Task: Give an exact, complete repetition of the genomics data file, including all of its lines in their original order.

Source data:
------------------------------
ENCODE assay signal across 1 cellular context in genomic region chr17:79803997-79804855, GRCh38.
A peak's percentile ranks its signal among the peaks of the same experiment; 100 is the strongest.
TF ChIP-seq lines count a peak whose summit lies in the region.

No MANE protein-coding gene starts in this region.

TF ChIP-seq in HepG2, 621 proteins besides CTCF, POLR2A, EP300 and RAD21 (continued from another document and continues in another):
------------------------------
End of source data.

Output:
ENCODE assay signal across 1 cellular context in genomic region chr17:79803997-79804855, GRCh38.
A peak's percentile ranks its signal among the peaks of the same experiment; 100 is the strongest.
TF ChIP-seq lines count a peak whose summit lies in the region.

No MANE protein-coding gene starts in this region.

TF ChIP-seq in HepG2, 621 proteins besides CTCF, POLR2A, EP300 and RAD21 (continued from another document and continues in another):